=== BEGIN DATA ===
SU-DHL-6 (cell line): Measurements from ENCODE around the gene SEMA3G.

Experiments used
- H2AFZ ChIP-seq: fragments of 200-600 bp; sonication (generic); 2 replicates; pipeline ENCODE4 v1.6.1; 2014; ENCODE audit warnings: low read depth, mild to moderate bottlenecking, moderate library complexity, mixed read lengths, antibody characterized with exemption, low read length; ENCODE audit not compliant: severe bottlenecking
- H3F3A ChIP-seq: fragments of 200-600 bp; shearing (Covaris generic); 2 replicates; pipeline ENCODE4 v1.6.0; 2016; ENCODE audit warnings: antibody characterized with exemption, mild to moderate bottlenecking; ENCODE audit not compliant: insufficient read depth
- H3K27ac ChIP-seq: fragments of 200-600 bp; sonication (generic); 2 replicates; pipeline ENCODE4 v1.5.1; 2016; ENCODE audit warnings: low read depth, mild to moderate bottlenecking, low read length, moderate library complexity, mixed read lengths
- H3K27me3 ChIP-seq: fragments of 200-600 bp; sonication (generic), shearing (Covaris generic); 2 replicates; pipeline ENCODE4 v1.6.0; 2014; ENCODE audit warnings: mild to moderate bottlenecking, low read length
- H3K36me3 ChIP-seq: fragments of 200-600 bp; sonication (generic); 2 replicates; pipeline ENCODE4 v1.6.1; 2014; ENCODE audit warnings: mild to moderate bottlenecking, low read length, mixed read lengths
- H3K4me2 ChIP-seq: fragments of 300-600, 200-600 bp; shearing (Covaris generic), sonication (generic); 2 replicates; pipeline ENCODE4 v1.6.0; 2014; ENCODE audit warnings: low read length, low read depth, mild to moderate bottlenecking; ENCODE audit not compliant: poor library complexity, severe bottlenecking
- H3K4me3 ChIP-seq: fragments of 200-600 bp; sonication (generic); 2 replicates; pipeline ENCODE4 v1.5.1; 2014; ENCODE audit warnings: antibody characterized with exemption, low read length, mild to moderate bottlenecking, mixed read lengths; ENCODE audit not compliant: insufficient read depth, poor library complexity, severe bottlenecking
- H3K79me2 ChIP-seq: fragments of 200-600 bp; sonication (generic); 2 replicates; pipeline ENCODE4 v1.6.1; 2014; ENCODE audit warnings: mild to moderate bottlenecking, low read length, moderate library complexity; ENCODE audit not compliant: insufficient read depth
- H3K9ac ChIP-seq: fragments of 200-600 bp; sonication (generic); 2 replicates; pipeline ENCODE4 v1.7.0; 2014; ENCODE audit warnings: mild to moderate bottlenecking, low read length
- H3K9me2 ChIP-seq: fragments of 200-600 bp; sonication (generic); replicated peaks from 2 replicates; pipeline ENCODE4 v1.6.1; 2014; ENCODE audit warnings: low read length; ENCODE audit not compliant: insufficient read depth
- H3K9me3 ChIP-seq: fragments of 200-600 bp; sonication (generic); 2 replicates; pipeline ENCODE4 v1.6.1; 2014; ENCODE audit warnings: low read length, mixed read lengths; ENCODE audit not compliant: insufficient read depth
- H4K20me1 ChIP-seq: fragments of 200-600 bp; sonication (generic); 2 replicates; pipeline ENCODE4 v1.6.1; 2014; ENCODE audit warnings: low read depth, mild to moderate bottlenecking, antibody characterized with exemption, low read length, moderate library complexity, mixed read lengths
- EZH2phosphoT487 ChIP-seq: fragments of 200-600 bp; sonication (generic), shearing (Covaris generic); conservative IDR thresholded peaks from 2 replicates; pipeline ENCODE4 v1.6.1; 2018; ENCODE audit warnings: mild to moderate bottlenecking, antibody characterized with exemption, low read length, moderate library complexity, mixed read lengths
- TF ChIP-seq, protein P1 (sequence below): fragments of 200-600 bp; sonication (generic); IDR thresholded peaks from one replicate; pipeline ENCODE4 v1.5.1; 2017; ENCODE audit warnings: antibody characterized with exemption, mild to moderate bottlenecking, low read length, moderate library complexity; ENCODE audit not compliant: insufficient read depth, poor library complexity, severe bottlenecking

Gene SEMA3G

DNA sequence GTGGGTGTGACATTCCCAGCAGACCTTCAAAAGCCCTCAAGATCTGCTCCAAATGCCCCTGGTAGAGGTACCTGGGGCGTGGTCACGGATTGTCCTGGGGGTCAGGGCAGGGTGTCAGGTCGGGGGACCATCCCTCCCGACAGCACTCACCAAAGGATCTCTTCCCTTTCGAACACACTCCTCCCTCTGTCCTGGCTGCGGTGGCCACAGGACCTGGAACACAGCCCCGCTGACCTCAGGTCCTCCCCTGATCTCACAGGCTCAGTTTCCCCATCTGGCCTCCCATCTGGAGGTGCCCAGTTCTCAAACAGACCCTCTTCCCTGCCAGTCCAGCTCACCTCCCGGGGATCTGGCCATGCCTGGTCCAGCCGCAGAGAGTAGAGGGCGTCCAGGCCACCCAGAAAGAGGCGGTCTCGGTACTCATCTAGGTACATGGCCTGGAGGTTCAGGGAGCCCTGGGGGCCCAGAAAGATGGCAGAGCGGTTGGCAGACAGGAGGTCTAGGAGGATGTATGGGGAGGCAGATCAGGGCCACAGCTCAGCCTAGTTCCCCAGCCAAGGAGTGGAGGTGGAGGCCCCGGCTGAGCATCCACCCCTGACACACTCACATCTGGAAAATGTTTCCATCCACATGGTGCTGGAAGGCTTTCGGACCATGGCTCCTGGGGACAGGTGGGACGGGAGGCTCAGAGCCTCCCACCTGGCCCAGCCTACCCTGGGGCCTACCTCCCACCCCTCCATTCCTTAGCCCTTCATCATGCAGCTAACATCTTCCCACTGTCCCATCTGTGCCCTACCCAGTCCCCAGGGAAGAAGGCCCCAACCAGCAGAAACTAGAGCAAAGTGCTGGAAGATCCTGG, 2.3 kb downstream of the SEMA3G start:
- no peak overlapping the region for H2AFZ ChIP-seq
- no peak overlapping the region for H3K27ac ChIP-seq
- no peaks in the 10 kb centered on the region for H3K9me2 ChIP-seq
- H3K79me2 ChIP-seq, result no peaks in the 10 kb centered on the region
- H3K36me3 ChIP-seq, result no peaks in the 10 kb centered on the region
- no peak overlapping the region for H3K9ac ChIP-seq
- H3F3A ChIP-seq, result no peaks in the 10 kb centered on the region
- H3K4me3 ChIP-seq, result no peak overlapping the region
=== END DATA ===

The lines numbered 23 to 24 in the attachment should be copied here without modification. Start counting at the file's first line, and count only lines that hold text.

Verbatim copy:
- H3K36me3 ChIP-seq, result no peaks in the 10 kb centered on the region
- no peak overlapping the region for H3K9ac ChIP-seq